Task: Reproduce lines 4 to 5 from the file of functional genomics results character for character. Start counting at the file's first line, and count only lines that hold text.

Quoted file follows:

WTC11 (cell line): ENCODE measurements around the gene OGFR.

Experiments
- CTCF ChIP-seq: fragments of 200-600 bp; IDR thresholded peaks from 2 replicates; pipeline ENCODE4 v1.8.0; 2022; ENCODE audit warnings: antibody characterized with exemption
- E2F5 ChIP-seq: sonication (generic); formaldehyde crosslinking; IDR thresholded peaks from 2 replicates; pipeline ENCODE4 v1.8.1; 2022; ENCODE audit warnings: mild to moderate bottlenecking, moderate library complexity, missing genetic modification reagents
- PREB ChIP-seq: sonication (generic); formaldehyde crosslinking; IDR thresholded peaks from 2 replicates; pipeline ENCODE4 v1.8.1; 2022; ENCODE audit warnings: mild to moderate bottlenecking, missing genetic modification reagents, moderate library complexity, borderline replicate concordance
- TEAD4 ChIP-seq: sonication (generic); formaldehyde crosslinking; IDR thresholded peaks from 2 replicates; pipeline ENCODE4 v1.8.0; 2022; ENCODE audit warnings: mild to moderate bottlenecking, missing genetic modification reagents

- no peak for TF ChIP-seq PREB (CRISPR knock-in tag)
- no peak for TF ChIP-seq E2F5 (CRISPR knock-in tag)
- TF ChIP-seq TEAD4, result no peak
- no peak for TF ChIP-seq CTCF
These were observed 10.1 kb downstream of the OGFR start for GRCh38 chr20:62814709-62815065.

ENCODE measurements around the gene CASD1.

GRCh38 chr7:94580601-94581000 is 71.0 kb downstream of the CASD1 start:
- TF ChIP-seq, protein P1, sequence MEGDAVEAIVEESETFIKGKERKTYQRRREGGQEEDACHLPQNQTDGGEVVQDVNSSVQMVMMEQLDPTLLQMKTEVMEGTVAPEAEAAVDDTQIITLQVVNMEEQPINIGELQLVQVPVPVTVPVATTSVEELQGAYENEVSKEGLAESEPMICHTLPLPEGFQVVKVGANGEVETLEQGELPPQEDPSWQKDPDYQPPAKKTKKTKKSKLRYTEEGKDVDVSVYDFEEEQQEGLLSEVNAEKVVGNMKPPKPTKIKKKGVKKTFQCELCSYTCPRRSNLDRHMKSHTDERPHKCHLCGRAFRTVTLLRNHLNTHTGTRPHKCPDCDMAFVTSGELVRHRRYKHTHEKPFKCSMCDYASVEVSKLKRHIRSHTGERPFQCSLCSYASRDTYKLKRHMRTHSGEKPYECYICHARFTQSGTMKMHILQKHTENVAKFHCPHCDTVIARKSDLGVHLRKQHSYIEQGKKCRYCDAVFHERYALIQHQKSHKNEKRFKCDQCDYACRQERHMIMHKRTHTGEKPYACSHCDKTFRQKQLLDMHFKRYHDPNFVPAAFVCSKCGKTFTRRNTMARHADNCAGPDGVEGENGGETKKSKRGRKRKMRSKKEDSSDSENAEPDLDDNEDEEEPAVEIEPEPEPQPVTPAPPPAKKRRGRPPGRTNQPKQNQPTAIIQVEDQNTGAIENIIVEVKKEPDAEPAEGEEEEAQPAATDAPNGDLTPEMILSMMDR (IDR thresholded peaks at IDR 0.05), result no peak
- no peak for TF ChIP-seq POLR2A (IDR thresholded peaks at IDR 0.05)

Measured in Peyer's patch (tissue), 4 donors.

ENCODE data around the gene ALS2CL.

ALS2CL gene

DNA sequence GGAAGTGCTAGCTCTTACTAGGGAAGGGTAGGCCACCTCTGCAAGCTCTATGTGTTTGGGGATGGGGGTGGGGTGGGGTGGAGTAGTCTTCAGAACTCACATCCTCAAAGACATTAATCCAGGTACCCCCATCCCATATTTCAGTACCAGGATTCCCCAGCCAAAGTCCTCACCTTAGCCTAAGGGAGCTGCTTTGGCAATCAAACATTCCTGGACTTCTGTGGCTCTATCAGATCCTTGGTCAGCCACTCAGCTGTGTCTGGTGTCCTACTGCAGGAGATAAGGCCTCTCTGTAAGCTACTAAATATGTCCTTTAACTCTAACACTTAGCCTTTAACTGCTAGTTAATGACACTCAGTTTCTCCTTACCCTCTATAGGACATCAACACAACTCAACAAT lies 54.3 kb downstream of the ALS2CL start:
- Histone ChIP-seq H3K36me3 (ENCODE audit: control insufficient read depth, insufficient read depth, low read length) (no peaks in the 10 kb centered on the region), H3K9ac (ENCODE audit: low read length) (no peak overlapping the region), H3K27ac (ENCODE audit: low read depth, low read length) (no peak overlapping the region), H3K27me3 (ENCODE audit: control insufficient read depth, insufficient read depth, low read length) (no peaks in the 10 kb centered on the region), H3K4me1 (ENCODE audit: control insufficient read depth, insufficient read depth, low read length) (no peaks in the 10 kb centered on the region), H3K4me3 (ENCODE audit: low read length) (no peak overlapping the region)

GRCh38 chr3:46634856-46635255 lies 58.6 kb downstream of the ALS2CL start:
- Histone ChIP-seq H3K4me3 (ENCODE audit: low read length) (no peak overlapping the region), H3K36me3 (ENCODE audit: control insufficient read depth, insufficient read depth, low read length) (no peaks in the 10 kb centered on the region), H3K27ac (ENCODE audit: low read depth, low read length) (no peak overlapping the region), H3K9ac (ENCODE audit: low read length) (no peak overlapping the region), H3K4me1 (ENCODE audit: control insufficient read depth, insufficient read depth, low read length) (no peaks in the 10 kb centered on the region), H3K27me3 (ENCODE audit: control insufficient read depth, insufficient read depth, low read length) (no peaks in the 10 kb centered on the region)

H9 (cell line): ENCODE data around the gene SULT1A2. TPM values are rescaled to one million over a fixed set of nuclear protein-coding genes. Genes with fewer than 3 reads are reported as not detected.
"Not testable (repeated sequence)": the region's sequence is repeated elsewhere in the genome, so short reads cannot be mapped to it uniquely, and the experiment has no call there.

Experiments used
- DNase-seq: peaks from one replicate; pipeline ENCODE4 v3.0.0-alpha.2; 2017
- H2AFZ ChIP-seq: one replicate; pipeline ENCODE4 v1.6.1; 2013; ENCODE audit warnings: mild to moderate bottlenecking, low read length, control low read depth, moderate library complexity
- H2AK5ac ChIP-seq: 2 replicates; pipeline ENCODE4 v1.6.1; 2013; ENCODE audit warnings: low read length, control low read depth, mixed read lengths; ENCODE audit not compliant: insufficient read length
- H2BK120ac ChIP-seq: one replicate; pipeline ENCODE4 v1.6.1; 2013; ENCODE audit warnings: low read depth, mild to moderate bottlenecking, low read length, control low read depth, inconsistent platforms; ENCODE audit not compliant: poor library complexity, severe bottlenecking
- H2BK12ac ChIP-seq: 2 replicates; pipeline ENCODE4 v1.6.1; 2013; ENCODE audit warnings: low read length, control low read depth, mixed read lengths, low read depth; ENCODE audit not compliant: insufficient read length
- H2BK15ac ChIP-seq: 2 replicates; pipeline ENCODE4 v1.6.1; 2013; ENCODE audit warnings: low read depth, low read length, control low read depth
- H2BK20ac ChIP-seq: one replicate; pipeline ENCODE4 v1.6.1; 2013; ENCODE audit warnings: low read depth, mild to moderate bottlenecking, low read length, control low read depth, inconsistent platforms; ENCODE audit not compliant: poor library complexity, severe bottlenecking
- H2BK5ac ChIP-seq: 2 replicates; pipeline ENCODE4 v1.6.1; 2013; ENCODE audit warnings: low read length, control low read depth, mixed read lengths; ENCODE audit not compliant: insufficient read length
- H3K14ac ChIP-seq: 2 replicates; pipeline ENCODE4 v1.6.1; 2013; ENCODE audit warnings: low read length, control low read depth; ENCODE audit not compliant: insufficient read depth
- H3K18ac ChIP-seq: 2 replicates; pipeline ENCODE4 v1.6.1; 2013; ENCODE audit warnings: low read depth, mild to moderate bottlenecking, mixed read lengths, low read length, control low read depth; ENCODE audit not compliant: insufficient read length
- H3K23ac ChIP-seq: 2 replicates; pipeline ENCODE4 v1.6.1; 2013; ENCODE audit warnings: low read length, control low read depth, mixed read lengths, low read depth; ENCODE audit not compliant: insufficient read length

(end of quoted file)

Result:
- E2F5 ChIP-seq: sonication (generic); formaldehyde crosslinking; IDR thresholded peaks from 2 replicates; pipeline ENCODE4 v1.8.1; 2022; ENCODE audit warnings: mild to moderate bottlenecking, moderate library complexity, missing genetic modification reagents
- PREB ChIP-seq: sonication (generic); formaldehyde crosslinking; IDR thresholded peaks from 2 replicates; pipeline ENCODE4 v1.8.1; 2022; ENCODE audit warnings: mild to moderate bottlenecking, missing genetic modification reagents, moderate library complexity, borderline replicate concordance